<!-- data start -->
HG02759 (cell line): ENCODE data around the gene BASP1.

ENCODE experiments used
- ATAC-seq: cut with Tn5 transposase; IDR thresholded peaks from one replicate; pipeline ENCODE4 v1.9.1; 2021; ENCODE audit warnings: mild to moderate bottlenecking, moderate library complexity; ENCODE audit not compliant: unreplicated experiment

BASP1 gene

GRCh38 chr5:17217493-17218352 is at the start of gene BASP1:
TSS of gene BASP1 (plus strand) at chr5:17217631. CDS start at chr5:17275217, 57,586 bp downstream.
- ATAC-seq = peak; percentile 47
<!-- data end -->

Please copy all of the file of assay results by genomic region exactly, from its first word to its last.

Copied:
HG02759 (cell line): ENCODE data around the gene BASP1.

ENCODE experiments used
- ATAC-seq: cut with Tn5 transposase; IDR thresholded peaks from one replicate; pipeline ENCODE4 v1.9.1; 2021; ENCODE audit warnings: mild to moderate bottlenecking, moderate library complexity; ENCODE audit not compliant: unreplicated experiment

BASP1 gene

GRCh38 chr5:17217493-17218352 is at the start of gene BASP1:
TSS of gene BASP1 (plus strand) at chr5:17217631. CDS start at chr5:17275217, 57,586 bp downstream.
- ATAC-seq = peak; percentile 47